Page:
Screen and Speakers
The M14x comes with your choice of either a 14.0" High Def (1366x768) display with WLED backlight or a 14.0" High Def+ (1600x900) display with WLED backlight. Both displays feature a highly reflective "edge to edge" glass covering which helps improve contrast and looks good in dark rooms but causes distracting reflections and glare under most indoor lighting or outside under sunlight. As you can see in the image to the right, a standard overhead light on the ceiling is enough to partially obscure what is on the screen thanks to the added glossy layer.
I suppose the designers at Dell think all Alienware customers live in their parents' basements with the lights turned off, and if that is the case then the reflective screen isn't a problem. Unfortunately, if you aren't a vampire and enjoy light then you'll probably be bothered by the reflective display at some point while gaming.
Our test configuration came with the 1600x900 resolution display. Color saturation appears somewhat weak at the default settings (looking ever so slightly pastel) but the colors can be adjusted. Viewing angles on this TN-type panel are fine side-to-side however the picture distorts when viewed off-angle vertically. Again, the glossy cover placed in front of that actual screen is even more reflective than a standard gloss-coated display; when shut off, it looks like a mirror.
The screen itself is not the problem with this 14-inch gaming rig: The problem is that damned glossy surface in front. Every single editor on our staff had problems with the reflections on the screen making it difficult to actually see what is on the screen at times if you have lights anywhere behind you or if you take the M14x outside. As a result, the screen is arguably the single WORST decision that Dell and Alienware made in the creation of this notebook.
On a much happier note, the M14x has some well-placed stereo speakers located on either side of the screen hinge just above the keyboard. Placing the speakers hear means that sound is pushed up and toward the user ... a massive improvement over downward-facing, lap-firing speakers on many modern laptops which suffer from muffled sound. Audio quality is generally good with some hint of bass coming from the speakers and no obvious distortion until you increase the volume to about 85-90 percent.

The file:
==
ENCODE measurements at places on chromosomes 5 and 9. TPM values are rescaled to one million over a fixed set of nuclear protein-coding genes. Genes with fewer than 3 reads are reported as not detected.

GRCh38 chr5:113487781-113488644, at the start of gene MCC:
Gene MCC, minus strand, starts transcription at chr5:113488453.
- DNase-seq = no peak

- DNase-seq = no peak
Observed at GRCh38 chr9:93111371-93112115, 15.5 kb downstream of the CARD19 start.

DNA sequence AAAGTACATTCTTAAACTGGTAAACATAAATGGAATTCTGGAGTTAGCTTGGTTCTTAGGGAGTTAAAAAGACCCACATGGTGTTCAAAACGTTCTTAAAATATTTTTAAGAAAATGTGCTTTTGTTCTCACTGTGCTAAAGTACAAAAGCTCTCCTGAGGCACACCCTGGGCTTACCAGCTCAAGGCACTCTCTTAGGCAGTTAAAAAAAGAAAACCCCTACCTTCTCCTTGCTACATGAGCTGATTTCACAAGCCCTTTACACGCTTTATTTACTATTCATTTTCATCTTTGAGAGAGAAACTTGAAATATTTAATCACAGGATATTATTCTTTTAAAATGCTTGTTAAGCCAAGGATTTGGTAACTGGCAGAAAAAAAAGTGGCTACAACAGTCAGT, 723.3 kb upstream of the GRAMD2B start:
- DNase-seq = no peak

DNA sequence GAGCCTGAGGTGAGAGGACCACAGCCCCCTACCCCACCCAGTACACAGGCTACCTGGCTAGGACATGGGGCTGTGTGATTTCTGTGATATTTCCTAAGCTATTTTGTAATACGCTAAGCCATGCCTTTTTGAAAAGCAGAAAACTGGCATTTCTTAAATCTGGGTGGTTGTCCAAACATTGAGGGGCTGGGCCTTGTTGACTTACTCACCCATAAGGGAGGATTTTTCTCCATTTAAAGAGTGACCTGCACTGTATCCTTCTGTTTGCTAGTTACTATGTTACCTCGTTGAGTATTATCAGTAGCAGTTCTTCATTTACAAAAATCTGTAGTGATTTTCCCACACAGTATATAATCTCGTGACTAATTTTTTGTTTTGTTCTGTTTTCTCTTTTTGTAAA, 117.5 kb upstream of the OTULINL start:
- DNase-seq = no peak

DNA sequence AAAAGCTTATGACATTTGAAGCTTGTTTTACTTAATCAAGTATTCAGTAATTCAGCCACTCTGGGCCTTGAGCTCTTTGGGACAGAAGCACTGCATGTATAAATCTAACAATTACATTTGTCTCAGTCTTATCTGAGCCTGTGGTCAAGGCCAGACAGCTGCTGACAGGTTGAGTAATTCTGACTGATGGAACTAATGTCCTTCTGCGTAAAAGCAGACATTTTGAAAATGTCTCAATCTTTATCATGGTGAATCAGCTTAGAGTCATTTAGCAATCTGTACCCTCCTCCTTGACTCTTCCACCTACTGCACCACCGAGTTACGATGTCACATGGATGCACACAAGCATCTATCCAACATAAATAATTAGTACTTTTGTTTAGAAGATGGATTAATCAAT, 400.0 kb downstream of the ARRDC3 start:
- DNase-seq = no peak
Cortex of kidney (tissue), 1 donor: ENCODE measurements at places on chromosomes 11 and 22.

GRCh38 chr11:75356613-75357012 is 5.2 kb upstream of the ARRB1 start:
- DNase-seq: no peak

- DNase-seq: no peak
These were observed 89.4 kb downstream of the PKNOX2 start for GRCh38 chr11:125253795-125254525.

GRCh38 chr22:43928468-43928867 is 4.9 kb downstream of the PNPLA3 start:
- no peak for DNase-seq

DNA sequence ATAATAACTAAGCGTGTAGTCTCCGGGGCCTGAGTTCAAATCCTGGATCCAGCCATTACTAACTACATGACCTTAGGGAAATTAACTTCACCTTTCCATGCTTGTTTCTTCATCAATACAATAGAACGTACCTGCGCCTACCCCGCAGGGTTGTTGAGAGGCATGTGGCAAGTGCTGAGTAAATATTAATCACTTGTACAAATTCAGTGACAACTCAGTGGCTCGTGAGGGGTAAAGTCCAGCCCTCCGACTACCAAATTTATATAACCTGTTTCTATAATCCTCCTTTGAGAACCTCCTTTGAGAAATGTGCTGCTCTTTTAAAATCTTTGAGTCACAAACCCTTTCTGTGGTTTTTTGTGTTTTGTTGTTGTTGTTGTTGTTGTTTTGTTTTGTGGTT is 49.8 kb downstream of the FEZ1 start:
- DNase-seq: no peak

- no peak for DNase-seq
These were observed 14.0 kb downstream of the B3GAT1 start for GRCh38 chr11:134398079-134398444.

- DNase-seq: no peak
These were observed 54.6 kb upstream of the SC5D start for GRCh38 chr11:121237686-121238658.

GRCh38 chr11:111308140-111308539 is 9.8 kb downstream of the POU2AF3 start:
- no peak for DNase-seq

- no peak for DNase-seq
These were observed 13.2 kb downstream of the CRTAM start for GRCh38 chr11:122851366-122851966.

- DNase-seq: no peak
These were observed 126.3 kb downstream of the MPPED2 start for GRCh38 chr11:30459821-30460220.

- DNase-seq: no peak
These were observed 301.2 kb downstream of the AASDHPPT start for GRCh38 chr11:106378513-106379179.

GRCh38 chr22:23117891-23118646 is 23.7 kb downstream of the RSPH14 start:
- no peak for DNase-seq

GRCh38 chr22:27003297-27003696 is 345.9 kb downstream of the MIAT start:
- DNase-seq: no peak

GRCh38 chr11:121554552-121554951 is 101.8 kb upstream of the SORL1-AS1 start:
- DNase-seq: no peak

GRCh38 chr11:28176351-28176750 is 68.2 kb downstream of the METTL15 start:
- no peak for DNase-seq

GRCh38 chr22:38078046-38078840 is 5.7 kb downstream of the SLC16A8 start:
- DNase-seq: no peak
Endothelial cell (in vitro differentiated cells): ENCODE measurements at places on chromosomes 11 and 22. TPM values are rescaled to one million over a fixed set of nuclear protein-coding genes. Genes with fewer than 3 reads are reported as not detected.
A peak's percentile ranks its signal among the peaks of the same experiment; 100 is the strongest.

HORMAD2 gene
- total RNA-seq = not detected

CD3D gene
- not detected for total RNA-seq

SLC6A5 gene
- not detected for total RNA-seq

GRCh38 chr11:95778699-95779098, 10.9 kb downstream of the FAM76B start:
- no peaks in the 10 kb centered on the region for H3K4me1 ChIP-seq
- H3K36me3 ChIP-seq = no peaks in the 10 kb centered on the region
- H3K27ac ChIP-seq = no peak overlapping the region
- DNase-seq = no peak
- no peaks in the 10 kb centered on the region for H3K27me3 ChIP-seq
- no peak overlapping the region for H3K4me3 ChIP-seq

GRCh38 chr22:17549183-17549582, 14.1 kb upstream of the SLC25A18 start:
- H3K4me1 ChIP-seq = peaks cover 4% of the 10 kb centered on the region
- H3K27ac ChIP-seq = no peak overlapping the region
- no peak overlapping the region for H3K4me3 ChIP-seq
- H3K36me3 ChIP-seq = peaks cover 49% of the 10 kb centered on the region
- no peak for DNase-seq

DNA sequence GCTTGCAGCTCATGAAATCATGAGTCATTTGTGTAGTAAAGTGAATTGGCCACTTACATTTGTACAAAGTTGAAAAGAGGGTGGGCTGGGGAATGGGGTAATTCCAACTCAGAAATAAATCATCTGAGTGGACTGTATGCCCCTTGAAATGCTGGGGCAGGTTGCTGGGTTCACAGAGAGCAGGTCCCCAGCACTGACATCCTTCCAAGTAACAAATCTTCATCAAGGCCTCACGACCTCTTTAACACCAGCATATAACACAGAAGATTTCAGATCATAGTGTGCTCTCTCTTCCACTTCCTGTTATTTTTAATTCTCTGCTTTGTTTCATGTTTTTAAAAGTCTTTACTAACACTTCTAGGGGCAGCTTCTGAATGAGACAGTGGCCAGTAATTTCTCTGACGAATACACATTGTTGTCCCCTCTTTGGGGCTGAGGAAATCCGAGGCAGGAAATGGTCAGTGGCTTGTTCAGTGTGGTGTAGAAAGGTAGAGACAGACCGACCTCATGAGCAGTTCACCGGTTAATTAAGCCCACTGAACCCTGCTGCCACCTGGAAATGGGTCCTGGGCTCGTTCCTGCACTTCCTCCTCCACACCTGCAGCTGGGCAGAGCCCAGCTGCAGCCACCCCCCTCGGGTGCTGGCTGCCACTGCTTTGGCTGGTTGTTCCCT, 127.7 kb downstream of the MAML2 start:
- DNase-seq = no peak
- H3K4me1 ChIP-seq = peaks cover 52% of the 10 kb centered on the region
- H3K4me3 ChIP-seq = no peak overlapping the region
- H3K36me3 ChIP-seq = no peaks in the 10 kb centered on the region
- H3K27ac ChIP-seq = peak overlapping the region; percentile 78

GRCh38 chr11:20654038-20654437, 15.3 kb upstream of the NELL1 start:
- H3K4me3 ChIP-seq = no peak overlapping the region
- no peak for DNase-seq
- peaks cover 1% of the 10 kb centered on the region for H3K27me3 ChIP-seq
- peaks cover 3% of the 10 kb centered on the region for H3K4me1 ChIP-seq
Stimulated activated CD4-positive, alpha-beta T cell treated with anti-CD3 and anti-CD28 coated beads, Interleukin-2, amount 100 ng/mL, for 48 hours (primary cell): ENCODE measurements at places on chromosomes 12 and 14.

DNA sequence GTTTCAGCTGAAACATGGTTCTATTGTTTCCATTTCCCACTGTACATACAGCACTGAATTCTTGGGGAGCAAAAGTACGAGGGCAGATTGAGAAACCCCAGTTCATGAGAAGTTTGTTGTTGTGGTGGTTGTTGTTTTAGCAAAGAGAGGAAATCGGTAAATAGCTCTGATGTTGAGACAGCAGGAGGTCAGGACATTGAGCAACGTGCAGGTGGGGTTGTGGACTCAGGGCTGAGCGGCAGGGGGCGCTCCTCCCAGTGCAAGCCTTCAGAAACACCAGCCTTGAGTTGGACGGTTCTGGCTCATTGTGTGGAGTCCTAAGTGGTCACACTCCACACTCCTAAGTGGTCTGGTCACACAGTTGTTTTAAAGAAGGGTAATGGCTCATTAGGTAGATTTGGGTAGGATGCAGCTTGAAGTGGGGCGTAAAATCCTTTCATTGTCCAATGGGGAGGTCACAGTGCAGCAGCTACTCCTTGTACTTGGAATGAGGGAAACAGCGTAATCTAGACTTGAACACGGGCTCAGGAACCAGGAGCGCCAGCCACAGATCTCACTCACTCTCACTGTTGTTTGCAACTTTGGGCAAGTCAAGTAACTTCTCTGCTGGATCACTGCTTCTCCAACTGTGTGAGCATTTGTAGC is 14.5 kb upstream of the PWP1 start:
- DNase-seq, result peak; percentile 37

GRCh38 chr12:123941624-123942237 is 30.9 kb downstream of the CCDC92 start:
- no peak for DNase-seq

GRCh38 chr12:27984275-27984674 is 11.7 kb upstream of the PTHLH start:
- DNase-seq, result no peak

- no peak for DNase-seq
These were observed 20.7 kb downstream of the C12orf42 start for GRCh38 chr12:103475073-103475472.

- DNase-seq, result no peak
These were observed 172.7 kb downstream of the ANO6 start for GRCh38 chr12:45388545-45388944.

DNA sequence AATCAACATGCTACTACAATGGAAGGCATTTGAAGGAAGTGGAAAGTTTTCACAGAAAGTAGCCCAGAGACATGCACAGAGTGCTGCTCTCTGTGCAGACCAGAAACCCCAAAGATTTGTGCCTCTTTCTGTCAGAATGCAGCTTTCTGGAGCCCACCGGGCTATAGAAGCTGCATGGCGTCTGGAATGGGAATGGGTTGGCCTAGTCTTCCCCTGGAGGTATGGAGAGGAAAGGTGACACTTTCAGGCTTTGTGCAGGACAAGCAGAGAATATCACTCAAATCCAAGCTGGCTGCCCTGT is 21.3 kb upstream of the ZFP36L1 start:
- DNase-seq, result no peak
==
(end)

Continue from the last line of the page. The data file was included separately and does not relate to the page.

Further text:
Keyboard and Touchpad
The M14x has a fairly traditionally-styled keyboard similar to the other Alienware notebooks. It has four-zone customizable LED backlighting via the AlienFX system lighting. The keys have a slight concave shape and a rubbery non-slip surface. Key travel is quite good and require only moderate actuation force (the amount of pressure it takes to depress a key); so resting hands won't push down the keys ... a good thing since gamers regularly rest their fingertips on the keys during game play.
There is some moderate flex towards the keyboard's center, however this does not affect typing feel. Overall the keyboard feels great and makes for a satisfying typing experience. As an added bonus, the keyboard is about as quiet as notebook keyboards come.
The large Synaptics touchpad is responsive and has an excellent matte non-slip surface. The edges are backlit - another part of the AlienFX lighting system. The two touchpad buttons have very good tactile feedback with soft, quite clicks when pressed. As usual, the team at Alienware did a fantastic job designing a keyboard and mouse that gamers can really use.
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